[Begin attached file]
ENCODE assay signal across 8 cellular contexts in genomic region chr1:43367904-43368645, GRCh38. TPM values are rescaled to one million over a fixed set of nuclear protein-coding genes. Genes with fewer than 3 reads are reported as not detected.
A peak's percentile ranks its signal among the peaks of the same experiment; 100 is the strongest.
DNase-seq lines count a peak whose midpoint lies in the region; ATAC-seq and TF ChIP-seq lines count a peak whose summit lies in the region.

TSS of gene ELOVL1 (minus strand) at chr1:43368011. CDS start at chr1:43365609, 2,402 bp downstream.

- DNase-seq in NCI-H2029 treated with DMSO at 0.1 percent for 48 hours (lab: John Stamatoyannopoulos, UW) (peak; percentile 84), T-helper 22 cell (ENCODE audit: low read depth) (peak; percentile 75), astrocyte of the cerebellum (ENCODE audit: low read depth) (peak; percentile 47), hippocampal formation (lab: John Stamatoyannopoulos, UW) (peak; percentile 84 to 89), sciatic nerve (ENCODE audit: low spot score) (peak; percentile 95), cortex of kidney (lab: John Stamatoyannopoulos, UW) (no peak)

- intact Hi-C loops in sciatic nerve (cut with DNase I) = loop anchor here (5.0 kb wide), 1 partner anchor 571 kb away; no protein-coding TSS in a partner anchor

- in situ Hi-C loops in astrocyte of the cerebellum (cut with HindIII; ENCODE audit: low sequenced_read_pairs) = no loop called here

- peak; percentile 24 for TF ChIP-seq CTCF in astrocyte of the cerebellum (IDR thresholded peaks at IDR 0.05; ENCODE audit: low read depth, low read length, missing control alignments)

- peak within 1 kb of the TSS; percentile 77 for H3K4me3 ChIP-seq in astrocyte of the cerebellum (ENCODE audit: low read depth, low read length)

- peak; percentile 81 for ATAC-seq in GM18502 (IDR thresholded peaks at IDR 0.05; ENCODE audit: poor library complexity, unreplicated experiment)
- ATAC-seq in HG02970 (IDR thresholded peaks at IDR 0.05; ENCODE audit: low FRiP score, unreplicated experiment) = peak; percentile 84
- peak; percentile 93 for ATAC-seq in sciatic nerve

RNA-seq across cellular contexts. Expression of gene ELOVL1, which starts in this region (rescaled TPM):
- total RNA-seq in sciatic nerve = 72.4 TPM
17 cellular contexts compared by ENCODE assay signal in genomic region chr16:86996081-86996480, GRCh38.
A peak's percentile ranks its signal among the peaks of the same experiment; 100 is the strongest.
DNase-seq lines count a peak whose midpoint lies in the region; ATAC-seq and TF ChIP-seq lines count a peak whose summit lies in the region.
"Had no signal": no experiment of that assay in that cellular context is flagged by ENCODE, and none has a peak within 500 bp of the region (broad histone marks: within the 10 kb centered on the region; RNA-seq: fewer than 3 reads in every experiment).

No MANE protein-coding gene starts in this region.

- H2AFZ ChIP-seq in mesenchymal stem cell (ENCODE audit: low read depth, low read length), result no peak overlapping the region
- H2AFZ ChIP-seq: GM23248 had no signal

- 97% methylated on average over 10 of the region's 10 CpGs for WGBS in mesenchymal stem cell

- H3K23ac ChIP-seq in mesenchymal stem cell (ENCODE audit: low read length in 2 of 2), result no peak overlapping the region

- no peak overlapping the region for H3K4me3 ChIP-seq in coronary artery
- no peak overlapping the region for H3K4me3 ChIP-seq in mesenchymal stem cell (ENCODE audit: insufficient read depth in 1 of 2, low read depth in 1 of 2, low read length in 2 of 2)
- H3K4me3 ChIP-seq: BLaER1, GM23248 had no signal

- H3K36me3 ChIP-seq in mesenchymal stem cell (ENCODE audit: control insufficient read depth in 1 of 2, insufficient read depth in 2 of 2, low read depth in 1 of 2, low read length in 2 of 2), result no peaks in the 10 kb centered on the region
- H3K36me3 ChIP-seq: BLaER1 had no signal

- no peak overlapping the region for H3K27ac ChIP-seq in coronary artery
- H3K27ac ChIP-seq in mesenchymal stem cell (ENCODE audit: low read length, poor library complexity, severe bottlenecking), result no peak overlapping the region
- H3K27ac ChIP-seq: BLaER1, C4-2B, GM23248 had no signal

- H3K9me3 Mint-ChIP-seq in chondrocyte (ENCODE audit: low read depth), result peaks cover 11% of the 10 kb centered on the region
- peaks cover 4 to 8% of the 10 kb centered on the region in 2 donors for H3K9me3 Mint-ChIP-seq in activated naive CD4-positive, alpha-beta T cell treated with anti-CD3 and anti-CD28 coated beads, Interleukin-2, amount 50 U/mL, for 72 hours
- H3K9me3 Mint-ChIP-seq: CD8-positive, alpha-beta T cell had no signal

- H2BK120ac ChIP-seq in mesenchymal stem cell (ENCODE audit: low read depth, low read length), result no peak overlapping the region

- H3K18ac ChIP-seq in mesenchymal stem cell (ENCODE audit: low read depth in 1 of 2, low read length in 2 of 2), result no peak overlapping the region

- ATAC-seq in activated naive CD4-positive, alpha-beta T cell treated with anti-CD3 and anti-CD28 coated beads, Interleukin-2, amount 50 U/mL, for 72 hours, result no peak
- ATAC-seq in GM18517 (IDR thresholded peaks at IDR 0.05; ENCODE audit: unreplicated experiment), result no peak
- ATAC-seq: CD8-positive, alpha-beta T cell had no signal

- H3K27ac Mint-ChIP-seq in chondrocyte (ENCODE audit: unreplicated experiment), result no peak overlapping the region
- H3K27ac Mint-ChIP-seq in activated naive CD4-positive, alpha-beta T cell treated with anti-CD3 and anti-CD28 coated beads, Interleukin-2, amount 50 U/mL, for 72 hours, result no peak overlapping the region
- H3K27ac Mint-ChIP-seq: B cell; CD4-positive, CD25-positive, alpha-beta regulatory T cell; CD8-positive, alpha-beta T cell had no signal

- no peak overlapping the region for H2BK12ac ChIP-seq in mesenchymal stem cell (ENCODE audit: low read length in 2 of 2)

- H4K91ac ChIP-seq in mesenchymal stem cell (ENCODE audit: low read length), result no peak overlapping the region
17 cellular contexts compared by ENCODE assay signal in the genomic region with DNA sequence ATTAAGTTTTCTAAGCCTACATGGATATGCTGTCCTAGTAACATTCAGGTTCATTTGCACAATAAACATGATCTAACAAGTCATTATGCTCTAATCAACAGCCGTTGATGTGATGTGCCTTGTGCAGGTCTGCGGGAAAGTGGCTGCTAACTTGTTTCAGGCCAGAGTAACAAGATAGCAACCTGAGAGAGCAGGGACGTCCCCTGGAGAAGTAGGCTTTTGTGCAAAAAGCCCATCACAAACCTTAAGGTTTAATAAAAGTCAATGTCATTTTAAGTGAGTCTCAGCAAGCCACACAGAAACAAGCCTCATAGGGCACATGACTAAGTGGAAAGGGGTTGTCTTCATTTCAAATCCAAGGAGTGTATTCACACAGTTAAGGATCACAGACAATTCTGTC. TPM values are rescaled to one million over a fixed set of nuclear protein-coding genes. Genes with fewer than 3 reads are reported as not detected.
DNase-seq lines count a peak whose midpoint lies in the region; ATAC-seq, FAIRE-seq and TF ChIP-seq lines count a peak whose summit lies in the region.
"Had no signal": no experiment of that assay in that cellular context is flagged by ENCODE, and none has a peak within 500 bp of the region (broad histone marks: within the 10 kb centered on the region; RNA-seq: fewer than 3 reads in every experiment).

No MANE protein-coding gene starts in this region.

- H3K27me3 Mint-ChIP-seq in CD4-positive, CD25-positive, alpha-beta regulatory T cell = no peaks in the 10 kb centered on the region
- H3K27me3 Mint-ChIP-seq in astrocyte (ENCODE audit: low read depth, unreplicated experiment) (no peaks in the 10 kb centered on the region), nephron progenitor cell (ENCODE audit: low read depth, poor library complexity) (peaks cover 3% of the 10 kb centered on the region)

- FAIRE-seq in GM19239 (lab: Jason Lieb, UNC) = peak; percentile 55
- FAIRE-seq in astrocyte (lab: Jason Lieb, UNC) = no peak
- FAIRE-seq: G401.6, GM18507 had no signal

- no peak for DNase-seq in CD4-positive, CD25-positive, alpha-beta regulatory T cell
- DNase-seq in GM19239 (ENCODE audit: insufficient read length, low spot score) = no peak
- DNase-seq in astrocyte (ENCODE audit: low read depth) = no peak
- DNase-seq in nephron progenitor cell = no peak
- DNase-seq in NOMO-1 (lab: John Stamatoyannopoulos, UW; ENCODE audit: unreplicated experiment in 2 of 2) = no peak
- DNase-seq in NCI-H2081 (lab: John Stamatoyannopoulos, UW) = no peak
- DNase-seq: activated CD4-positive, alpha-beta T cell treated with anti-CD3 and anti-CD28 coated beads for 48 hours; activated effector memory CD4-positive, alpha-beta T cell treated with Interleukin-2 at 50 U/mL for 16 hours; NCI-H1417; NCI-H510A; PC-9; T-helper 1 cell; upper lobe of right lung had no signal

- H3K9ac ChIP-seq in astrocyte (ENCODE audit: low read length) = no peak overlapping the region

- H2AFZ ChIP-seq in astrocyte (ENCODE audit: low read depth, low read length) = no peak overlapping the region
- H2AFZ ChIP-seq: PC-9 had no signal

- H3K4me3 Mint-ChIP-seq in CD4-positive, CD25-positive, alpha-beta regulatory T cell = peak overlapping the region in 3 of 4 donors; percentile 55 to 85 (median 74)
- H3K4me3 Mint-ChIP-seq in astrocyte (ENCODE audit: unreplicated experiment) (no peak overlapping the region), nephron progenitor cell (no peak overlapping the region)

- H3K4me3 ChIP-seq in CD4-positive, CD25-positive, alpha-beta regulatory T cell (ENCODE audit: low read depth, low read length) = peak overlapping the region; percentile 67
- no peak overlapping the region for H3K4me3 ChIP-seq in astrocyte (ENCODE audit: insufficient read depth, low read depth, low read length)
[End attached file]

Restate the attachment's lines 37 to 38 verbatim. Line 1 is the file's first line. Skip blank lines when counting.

- ATAC-seq in activated naive CD4-positive, alpha-beta T cell treated with anti-CD3 and anti-CD28 coated beads, Interleukin-2, amount 50 U/mL, for 72 hours, result no peak
- ATAC-seq in GM18517 (IDR thresholded peaks at IDR 0.05; ENCODE audit: unreplicated experiment), result no peak